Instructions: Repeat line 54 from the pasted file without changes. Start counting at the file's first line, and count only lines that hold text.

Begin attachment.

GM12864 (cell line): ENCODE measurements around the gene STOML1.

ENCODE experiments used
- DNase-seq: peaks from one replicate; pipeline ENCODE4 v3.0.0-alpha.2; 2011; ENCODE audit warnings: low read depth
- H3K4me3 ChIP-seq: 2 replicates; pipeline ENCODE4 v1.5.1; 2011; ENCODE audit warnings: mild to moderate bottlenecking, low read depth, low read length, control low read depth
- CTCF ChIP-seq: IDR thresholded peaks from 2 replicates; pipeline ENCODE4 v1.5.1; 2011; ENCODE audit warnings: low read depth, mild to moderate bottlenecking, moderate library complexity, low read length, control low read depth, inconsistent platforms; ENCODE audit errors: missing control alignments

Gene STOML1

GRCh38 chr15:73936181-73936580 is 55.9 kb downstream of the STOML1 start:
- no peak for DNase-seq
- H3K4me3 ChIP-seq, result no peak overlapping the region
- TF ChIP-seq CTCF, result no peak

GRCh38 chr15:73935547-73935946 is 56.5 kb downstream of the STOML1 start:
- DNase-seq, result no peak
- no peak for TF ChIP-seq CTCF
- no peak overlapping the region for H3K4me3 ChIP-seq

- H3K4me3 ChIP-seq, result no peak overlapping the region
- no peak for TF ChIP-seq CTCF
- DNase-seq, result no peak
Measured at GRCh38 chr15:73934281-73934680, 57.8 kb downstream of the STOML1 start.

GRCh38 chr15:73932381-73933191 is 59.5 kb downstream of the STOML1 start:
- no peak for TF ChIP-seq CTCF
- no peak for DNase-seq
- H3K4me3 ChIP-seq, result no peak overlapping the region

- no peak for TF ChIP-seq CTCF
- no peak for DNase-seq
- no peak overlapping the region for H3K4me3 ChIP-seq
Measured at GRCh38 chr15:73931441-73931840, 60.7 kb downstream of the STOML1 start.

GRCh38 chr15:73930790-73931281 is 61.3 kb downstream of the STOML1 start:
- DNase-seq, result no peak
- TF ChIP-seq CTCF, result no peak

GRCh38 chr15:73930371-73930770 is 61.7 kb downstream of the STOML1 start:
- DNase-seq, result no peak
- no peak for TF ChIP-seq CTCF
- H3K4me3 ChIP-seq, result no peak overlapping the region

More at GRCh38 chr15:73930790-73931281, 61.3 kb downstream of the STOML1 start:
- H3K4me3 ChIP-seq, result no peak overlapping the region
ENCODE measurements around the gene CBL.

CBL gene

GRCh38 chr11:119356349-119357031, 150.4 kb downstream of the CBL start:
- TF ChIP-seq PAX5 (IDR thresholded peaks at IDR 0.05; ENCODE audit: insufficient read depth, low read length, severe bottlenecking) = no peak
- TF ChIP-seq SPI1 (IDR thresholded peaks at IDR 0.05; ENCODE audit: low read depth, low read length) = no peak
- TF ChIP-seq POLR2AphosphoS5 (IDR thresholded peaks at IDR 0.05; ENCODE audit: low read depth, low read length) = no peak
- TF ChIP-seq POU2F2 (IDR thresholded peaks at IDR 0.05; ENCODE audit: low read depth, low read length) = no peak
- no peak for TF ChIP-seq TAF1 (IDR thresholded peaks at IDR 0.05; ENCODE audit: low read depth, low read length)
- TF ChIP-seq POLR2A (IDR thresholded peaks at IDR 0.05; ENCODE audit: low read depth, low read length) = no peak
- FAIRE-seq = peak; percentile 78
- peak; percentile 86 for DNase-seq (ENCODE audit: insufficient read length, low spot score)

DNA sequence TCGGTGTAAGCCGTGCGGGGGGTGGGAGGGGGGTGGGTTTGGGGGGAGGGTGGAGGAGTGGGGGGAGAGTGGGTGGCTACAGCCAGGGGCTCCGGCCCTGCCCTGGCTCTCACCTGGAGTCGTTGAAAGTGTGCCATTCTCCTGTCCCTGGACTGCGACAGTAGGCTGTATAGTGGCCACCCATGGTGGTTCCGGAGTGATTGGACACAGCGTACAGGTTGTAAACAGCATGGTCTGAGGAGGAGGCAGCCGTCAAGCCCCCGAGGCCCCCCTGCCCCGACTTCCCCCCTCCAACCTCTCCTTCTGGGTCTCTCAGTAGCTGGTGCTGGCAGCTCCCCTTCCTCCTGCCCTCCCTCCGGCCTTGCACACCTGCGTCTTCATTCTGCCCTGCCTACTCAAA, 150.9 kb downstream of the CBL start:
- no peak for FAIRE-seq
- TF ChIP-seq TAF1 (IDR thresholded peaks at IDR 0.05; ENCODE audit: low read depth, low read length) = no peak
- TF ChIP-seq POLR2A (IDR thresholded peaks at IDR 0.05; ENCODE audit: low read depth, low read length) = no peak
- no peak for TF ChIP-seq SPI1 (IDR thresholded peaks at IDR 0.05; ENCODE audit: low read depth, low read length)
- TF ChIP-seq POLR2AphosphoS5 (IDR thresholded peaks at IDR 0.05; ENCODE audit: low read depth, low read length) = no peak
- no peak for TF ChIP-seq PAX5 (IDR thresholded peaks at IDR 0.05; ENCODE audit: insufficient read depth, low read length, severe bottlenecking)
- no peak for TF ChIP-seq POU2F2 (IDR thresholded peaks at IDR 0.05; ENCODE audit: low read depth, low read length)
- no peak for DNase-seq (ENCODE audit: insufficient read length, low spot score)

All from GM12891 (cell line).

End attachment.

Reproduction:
- no peak for TF ChIP-seq POU2F2 (IDR thresholded peaks at IDR 0.05; ENCODE audit: low read depth, low read length)